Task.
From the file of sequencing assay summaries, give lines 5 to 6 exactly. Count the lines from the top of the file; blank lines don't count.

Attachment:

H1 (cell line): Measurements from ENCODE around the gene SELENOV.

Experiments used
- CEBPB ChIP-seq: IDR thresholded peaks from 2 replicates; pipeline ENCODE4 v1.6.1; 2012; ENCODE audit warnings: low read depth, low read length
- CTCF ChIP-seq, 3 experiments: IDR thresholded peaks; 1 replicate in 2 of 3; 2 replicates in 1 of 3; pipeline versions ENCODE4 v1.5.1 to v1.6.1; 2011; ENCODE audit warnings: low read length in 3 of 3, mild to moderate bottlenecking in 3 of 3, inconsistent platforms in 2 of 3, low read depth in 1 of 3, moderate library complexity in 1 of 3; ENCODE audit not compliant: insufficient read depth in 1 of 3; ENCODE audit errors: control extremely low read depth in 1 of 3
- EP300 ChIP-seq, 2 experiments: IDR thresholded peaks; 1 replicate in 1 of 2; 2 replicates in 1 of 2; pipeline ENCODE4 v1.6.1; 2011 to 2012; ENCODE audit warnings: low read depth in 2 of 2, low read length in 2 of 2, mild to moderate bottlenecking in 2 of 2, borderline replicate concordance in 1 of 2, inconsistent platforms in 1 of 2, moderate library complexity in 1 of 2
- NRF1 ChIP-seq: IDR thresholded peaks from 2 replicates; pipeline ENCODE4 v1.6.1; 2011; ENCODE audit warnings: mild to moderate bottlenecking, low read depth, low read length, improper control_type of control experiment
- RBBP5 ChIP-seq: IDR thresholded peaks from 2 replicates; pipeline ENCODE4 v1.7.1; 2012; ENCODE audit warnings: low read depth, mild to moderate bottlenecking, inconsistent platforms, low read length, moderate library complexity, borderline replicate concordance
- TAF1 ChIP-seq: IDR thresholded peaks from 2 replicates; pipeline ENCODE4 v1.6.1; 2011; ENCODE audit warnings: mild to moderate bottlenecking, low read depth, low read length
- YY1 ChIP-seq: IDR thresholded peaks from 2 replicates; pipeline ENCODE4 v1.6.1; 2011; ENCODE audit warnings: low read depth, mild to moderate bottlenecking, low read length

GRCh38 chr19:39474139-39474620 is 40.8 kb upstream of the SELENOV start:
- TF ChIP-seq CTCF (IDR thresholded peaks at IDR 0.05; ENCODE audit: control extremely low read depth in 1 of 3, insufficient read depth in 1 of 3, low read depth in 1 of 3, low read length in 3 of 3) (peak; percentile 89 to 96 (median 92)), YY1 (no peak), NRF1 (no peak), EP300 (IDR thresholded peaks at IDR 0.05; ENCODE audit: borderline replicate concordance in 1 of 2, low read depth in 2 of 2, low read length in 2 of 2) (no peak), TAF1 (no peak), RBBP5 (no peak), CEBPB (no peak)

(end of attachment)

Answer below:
- EP300 ChIP-seq, 2 experiments: IDR thresholded peaks; 1 replicate in 1 of 2; 2 replicates in 1 of 2; pipeline ENCODE4 v1.6.1; 2011 to 2012; ENCODE audit warnings: low read depth in 2 of 2, low read length in 2 of 2, mild to moderate bottlenecking in 2 of 2, borderline replicate concordance in 1 of 2, inconsistent platforms in 1 of 2, moderate library complexity in 1 of 2
- NRF1 ChIP-seq: IDR thresholded peaks from 2 replicates; pipeline ENCODE4 v1.6.1; 2011; ENCODE audit warnings: mild to moderate bottlenecking, low read depth, low read length, improper control_type of control experiment